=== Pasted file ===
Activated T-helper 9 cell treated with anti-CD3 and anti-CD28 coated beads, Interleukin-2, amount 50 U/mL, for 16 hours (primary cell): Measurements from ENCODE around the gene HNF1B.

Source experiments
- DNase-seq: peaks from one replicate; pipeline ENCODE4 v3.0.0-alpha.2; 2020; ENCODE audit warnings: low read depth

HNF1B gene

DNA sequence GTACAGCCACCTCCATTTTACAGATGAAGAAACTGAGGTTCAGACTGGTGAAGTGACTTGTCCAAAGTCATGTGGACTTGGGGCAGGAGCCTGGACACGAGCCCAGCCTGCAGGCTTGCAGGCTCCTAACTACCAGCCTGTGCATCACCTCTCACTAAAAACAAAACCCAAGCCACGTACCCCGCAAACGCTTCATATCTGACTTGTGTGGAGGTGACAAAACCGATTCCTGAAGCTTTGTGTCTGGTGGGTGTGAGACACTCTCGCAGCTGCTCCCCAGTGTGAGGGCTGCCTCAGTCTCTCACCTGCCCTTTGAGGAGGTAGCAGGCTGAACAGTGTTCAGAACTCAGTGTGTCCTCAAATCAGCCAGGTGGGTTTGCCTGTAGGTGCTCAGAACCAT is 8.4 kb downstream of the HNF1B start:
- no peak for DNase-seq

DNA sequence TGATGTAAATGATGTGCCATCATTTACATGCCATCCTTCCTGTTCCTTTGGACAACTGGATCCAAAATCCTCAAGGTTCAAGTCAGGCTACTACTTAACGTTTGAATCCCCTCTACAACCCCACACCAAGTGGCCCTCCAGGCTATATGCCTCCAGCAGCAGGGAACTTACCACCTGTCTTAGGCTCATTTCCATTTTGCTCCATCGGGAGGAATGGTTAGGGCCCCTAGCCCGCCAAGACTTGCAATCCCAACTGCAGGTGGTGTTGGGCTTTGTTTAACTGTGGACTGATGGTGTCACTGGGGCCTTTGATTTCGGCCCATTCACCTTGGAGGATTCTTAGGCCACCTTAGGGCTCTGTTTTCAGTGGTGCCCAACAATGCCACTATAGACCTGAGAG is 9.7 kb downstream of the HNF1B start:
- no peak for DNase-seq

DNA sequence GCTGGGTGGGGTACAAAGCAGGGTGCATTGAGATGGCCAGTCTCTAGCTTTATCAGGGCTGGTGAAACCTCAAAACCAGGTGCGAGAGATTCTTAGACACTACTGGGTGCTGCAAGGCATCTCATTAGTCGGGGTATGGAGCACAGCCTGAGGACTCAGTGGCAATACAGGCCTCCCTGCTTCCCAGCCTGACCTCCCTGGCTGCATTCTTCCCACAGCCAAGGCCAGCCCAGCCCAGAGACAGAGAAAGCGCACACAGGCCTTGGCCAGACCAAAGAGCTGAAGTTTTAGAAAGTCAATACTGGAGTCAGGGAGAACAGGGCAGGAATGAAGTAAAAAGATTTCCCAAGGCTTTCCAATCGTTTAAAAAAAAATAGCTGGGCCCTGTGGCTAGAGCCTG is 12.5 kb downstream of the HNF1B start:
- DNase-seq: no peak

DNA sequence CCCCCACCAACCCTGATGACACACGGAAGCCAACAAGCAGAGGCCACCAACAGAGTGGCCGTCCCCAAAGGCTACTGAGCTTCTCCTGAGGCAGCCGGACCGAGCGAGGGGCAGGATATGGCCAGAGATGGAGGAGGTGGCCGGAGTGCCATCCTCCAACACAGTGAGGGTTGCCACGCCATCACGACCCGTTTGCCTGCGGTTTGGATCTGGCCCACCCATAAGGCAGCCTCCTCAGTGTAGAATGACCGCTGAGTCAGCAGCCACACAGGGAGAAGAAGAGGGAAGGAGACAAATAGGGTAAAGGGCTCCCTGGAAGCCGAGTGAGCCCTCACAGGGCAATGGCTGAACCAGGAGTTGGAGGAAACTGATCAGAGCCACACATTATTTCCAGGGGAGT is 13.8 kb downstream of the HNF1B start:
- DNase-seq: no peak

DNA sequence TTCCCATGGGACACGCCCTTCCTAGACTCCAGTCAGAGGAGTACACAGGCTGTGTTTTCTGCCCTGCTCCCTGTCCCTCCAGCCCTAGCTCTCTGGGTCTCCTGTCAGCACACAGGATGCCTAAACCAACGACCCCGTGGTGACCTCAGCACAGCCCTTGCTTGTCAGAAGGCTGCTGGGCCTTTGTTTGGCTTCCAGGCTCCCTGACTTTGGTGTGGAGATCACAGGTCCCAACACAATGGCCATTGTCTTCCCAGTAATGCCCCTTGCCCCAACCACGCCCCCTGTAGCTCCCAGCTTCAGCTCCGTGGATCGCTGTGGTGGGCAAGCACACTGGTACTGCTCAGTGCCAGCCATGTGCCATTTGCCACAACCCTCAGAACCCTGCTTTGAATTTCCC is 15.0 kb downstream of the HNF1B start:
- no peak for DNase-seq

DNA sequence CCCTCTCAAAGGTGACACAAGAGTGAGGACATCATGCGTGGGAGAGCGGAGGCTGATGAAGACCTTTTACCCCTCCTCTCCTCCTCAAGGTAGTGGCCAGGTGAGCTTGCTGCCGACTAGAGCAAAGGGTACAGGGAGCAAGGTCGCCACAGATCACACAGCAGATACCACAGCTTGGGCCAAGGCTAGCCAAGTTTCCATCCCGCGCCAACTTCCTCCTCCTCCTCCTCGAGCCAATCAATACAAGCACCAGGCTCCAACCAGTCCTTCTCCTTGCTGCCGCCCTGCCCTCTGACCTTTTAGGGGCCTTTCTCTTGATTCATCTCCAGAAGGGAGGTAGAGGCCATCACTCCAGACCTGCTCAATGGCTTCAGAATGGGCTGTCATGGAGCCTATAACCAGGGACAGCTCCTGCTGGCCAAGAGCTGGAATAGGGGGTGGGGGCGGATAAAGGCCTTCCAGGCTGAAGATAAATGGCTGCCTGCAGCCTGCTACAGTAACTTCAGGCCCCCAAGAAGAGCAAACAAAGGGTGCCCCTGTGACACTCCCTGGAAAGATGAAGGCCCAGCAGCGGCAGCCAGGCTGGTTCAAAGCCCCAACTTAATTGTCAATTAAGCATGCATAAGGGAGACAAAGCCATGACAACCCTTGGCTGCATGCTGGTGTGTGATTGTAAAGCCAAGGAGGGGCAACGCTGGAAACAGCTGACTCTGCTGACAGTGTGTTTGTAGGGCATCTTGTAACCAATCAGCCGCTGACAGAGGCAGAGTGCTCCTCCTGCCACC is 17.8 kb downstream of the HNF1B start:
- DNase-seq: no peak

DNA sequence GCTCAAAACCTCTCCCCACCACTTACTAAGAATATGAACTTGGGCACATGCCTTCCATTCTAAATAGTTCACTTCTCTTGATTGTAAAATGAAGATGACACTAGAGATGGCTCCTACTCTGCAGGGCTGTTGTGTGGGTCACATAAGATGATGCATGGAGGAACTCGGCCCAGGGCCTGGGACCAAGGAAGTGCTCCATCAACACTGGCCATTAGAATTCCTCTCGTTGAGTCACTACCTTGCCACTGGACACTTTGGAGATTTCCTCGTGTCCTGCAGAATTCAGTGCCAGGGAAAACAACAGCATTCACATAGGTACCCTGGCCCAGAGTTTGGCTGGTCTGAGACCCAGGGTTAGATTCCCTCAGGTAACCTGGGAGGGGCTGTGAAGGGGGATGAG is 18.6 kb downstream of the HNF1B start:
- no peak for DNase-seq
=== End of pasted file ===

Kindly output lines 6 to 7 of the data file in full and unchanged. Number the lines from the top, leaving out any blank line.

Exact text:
- no peak for DNase-seq

DNA sequence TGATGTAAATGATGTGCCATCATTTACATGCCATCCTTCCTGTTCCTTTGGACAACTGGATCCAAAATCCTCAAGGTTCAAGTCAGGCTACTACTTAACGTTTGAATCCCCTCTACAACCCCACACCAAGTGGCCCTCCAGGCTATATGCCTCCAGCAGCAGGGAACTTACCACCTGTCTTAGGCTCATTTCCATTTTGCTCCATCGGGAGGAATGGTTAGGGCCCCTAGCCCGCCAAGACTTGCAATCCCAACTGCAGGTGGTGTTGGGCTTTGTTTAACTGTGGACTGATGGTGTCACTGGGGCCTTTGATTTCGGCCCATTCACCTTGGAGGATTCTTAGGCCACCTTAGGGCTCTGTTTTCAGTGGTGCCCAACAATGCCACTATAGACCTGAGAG is 9.7 kb downstream of the HNF1B start: